NEW YORK (AP) — The heated debate over the National Security Agency’s bulk collection of millions of Americans’ telephone records fell squarely into the courts Friday, when a federal judge in Manhattan upheld the legality of the program and cited its need in the fight against terrorism just days after another federal judge concluded it was likely not constitutional.
The ruling by U.S. District Judge William H. Pauley III and an opposing view earlier this month by U.S. District Judge Richard Leon in Washington D.C. sets the stage for federal appeals courts to confront the delicate balance developed when the need to protect national security clashes with civil rights established in the Constitution.
Pauley concluded the program was a necessary extension of steps taken after the Sept. 11 terrorist attacks. He said the program lets the government connect fragmented and fleeting communications and “represents the government’s counter-punch” to the al-Qaida’s terror network’s use of technology to operate decentralized and plot international terrorist attacks remotely.
“This blunt tool only works because it collects everything,” Pauley said. “The collection is broad, but the scope of counterterrorism investigations is unprecedented.”
Pauley’s decision contrasts with Leon’s grant of a preliminary injunction against the collecting of phone records of two men who had challenged the program. The Washington, D.C. jurist said the program likely violates the U.S. Constitution’s ban on unreasonable search. The judge has since stayed the effect of his ruling, pending a government appeal.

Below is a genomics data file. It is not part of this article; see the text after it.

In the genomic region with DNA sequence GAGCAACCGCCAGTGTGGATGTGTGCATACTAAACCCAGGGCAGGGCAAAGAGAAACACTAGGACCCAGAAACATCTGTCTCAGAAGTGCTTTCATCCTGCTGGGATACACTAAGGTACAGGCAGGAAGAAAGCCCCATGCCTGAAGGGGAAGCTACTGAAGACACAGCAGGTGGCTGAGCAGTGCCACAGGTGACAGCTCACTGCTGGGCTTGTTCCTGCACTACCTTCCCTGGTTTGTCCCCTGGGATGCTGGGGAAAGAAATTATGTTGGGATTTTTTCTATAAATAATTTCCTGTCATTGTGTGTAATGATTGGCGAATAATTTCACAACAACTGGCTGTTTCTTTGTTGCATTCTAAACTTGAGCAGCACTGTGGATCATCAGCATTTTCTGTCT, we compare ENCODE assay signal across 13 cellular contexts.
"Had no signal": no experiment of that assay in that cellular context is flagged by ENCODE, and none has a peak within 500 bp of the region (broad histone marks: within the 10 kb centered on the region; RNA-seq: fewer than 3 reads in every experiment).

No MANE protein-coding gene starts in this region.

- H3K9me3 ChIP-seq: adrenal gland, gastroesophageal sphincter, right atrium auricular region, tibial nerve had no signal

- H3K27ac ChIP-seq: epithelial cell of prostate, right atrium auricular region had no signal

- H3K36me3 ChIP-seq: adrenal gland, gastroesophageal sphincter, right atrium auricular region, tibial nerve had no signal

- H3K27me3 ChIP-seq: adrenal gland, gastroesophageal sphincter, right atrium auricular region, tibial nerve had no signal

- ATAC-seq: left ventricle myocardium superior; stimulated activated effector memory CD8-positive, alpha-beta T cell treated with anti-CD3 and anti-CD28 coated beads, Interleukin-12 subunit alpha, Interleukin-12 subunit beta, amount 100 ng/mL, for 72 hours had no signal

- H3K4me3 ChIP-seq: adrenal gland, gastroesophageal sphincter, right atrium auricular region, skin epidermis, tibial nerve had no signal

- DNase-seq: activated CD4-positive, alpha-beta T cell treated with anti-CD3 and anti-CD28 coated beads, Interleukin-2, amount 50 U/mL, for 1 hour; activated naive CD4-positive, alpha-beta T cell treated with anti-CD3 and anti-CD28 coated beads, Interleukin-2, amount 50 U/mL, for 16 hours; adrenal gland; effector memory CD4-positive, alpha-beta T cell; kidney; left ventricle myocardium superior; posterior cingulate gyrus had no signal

Both cases now move to appeals courts for a conflict that some believe will eventually be settled by the Supreme Court. The chances that the nation’s top court will address it increase if the appeals courts reach conflicting opinions or if the current use of the program is declared illegal.
Pauley said the mass collection of phone data “significantly increases the NSA’s capability to detect the faintest patterns left behind by individuals affiliated with foreign terrorist organizations. Armed with all the metadata, NSA can draw connections it might otherwise never be able to find.”
He added: “As the Sept. 11 attacks demonstrate, the cost of missing such a threat can be horrific.”
Pauley said the attacks “revealed, in the starkest terms, just how dangerous and interconnected the world is. While Americans depended on technology for the conveniences of modernity, al-Qaida plotted in a seventh-century milieu to use that technology against us. It was a bold jujitsu. And it succeeded because conventional intelligence gathering could not detect diffuse filaments connecting al-Qaida.”
The judge said the NSA intercepted seven calls made by one of the Sept. 11 hijackers in San Diego prior to the attacks, but mistakenly concluded that he was overseas because it lacked the kind of information it can now collect.
Still, Pauley said such a program, if unchecked, “imperils the civil liberties of every citizen” and he noted the lively debate about the subject across the nation, in Congress and at the White House.
“The question for this court is whether the government’s bulk telephony metadata program is lawful. This court finds it is. But the question of whether that program should be conducted is for the other two coordinate branches of government to decide,” he said.
A week ago, President Barack Obama said there may be ways of changing the program so that is has sufficient oversight and transparency.